EBRD’s new chief economist slams Russia reforms

EBRD’s new chief economist slams Russia reforms
Sergei Guriev: “Some political leaders don’t like people but love animals”.
By Jason Corcoran in London May 12, 2016

Sergei Guriev, the incoming chief economist of the EBRD, has dismissed Russia’s renewed push for reform and said the country will only return to “very small growth” next year.

“We had a reform agenda issued by Mr [Vladimir] Putin by decree on May 7, 2012, four years ago, and most of these reforms have not been undertaken,” Guriev, 44, told bne IntelliNews at the fringes of the EBRD Annual Meeting in London. “There is a broad agreement that Russia needs reform and Mr Putin has said that many times, but for some reason that has not happened.”

Despite his habitual candour, Guriev said he will be free to travel back to Russia without fear for his own personal security after he officially starts his new role in September.

“Mr Putin publicly said I am welcome and that I am a good economist and he has no problems with me,” Guriev told bne IntelliNews. “I guess that is as good as it gets.”

Guriev succeeds Erik Berglof, an expert on transition economies who served as the EBRD’s chief economist from 2006 to the end of last year and previously headed the Stockholm Institute of Transition Economics.

Putin on October 1 said he would welcome Guriev’s return to Russia and that the economist didn’t face any criminal proceedings. “He is a smart man and a very good expert,” the Russian leader said at a meeting of the presidential human rights body.

Guriev, a former economic adviser to Prime Minister Dmitry Medvedev’s cabinet and the author of Russia’s 2008 stillborn privatisation programme, is part of a liberal intelligentsia who have fled Russia following increased persecution from the government. Some protesters have been imprisoned while non-governmental organisations (NGOs) that get funding from abroad are being threatened with fines or possible closure unless they declare themselves foreign agents.

A former rector of the respected New Economic School (NES) in Moscow, Guriev said in 2013 that he wanted to escape pressure from a new criminal investigation of those around jailed tycoon Mikhail Khodorkovsky, once the country’s richest man before his oil group Yukos was broken up by the government. Guriev, who was questioned as a witness in the case, was targeted because he was working on an economic manifesto for Putin foe Alexei Navalny, who has been convicted on charges of embezzlement.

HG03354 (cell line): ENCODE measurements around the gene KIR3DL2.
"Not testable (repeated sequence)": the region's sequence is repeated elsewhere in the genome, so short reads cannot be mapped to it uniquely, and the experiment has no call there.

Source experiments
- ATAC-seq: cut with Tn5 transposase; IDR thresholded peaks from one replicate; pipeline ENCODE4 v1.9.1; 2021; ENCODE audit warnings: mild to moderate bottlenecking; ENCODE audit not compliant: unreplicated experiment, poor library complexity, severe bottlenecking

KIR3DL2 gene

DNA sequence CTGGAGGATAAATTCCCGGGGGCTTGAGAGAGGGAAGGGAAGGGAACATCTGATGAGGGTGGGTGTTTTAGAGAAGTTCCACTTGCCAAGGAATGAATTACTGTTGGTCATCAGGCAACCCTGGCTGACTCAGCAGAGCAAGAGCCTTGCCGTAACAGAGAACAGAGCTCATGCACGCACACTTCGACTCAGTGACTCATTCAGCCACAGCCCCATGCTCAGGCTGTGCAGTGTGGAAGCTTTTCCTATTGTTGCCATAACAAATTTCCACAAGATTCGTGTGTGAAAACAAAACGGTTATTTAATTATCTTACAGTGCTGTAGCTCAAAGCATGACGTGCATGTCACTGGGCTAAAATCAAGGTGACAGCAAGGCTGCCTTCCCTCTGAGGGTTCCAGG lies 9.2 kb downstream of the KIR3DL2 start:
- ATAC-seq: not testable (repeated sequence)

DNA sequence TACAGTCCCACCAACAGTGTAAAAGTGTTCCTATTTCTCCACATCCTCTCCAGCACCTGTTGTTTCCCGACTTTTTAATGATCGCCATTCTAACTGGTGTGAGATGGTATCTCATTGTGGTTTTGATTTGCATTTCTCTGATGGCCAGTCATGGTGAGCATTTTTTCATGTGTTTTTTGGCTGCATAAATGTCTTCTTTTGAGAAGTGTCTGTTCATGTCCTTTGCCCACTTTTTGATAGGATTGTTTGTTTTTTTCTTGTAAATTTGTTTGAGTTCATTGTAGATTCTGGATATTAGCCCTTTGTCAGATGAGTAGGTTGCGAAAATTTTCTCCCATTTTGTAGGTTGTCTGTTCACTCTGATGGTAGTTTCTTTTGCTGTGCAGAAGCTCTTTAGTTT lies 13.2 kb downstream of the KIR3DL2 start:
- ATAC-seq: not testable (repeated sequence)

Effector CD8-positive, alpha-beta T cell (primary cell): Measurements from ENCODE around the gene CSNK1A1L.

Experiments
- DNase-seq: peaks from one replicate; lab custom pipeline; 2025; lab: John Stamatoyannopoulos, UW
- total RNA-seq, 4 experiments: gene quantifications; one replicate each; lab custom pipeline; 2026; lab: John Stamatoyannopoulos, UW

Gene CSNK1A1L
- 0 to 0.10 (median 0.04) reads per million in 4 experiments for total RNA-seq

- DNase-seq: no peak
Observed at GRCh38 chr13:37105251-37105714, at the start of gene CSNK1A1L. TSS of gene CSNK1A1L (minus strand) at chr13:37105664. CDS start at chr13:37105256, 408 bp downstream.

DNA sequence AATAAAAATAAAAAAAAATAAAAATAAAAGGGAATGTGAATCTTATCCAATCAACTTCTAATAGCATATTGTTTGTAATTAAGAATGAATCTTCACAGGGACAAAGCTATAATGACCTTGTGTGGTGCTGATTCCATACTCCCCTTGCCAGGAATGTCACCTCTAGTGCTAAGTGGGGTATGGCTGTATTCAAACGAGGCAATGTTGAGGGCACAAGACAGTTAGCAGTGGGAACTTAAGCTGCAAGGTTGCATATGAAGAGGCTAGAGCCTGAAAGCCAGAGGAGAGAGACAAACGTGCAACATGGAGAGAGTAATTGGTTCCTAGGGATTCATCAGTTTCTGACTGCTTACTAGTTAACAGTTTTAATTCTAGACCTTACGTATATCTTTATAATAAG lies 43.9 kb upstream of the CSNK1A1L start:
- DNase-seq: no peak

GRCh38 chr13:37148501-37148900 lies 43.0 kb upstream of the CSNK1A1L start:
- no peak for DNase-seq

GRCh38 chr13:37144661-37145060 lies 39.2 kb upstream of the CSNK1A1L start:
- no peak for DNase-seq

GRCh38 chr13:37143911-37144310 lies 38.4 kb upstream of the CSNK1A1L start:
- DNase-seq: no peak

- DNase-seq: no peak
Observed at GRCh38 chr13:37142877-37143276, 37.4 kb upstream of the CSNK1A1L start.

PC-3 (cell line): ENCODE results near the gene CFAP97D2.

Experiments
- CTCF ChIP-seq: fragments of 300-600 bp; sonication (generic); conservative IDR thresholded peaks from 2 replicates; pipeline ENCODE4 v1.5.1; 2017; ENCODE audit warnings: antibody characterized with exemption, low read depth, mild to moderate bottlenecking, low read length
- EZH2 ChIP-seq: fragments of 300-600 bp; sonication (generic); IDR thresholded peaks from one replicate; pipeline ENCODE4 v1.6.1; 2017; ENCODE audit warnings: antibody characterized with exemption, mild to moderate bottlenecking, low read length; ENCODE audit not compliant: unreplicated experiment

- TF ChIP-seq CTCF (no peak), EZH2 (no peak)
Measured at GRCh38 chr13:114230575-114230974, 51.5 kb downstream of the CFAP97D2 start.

At the time, Guriev feared he could share the fate of witnesses in two previous investigations into Khodorkovsky who were later charged and died in prison. Khodorkovsky, who is now based in London, has been financing vote monitoring and civil society projects in Russia since he was set free in 2013 after a decade in prison, which he claims was revenge for his opposition to the Kremlin.

Guriev, who ran the NES from 2005 until fleeing to Paris, has long enjoyed a reputation as one of Russia’s top economists and something of a maverick. When Medvedev was president from 2008 to 2012, Guriev was an informal government adviser and was seen as a key figure encouraging Westerners to invest in Russia.

Guriev said his forecast for this year is negative growth for Russia, while “next year [GDP growth] will be positive but very small”.

Guriev declined to comment on the likelihood that the Russian economy could be stuck in a long-term period of zastoi, or stagnation.

Natalia Orlova, Alfa Bank’s respected chief economist, told bne IntelliNews in April that Russia has entered a period of stagnation that will last at least four years. There are many factors to blame for this stagnation, but at root is the government’s outdated economic model. It failed to respond to some very large changes that have occurred in the last few years and has in effect abandoned Adam Smith’s “invisible hand” mechanism for regulating a market.

“We don’t have an official view of what happens after 2017,” Guriev said. “Nobody is very optimistic, including the Russian government, which projects very slow growth rates even after next year.”

At an EBRD roundtable discussion on civil society at the Annual Meeting, Guriev said Russia is “not an easy place right now” for NGOs. “Some political leaders don’t like people but love animals,” said Guriev to laughter from EBRD delegates.

Guriev said the decision over whether the EBRD should renew investing in Russia “is well above my pay grade”.

The EBRD is poised to start winding down its operations in Russia if the EU in June renews its sanctions against the Kremlin over its involvement in the Ukrainian conflict, bne IntelliNews reported exclusively in April.

“Some senior figures at the bank want us to wind up,” an EBRD insider told bne IntelliNews. “There’s been some in-fighting about it because management on the ground in Moscow want to carry on. If the sanctions are renewed in June, we will have to cut down on our staff numbers in Russia.”

 

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